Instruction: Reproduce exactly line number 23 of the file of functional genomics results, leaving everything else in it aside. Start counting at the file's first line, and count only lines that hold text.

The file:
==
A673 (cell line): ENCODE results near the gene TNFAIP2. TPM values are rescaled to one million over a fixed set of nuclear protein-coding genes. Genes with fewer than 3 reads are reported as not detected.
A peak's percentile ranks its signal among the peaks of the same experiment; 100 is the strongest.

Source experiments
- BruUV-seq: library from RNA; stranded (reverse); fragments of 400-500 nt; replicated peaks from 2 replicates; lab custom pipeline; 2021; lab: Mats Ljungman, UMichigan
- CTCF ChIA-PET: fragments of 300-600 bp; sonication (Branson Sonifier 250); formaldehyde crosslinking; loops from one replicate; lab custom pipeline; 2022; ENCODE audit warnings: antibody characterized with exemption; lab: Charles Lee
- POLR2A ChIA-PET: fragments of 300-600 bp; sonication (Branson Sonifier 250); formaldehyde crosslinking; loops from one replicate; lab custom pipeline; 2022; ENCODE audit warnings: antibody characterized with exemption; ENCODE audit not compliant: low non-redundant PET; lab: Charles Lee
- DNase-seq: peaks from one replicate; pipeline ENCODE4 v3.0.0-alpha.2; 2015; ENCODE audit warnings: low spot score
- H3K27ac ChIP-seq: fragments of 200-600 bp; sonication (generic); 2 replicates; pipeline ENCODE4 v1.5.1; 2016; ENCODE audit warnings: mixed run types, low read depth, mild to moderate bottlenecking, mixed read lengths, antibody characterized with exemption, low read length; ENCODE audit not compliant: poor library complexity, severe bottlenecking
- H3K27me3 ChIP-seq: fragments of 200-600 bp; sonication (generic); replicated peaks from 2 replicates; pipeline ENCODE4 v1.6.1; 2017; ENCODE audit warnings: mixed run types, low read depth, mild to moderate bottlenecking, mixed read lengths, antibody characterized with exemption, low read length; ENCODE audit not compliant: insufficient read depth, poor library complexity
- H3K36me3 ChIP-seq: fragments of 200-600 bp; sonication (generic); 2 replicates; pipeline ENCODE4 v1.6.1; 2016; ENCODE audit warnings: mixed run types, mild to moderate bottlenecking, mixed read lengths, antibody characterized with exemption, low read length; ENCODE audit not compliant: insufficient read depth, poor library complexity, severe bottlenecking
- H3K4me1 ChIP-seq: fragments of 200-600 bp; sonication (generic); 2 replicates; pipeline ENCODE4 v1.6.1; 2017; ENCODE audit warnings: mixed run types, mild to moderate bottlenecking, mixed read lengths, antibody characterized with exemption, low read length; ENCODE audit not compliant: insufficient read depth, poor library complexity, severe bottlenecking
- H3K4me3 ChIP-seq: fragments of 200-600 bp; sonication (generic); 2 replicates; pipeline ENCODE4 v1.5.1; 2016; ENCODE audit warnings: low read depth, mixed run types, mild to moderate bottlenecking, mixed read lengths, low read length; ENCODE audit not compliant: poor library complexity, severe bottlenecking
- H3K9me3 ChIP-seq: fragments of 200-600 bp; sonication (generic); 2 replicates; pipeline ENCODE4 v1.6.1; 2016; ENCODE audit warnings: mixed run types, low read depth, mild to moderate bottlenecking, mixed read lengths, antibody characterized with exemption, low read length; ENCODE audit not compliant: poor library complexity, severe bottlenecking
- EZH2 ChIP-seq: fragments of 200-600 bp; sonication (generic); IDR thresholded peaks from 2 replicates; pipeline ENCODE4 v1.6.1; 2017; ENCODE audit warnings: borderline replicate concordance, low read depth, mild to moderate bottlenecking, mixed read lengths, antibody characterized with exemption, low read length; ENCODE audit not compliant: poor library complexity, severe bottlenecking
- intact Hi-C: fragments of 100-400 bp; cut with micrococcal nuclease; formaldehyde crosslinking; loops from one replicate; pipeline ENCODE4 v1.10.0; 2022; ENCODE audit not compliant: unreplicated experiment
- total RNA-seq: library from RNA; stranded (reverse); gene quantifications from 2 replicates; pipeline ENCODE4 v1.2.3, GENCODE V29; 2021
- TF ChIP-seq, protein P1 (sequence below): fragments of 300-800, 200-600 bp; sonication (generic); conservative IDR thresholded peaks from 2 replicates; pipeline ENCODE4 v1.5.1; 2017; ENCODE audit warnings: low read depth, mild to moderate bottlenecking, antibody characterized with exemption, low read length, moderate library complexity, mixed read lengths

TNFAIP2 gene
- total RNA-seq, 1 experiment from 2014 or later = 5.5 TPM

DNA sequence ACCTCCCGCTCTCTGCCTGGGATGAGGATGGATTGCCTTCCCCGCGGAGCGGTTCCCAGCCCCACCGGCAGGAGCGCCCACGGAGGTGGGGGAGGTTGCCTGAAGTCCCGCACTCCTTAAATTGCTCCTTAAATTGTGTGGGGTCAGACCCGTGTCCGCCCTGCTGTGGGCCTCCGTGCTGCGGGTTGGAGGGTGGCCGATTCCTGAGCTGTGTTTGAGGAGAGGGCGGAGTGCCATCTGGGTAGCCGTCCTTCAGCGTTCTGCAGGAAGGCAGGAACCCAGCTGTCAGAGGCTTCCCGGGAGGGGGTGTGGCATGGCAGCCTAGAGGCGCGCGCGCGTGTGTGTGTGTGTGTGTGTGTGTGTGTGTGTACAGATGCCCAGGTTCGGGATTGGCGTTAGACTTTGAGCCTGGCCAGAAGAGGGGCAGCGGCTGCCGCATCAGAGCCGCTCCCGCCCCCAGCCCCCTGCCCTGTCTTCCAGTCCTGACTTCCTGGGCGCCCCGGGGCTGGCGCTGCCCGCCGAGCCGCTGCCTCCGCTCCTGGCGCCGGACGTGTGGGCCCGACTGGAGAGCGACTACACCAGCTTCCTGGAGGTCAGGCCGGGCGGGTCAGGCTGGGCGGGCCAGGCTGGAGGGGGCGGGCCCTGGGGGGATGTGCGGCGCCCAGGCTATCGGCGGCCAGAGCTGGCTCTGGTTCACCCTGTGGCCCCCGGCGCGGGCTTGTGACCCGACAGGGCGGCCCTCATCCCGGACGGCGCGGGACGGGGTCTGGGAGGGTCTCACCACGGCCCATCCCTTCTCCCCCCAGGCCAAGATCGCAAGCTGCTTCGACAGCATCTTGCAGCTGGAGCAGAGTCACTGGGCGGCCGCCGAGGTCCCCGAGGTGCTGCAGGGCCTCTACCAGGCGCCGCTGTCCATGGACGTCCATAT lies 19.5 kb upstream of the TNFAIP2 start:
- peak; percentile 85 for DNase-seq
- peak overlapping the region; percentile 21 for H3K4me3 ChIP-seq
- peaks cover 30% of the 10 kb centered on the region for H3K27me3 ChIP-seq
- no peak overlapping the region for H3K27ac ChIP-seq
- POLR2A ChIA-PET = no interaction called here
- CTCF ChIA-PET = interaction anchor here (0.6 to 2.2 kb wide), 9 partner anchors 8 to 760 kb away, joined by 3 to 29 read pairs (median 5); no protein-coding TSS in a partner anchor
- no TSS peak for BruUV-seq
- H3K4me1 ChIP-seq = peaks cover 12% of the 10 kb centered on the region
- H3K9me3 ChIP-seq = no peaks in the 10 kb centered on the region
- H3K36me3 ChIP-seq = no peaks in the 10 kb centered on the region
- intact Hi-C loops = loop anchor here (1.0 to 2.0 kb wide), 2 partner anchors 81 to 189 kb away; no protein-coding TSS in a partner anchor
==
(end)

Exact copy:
- peaks cover 30% of the 10 kb centered on the region for H3K27me3 ChIP-seq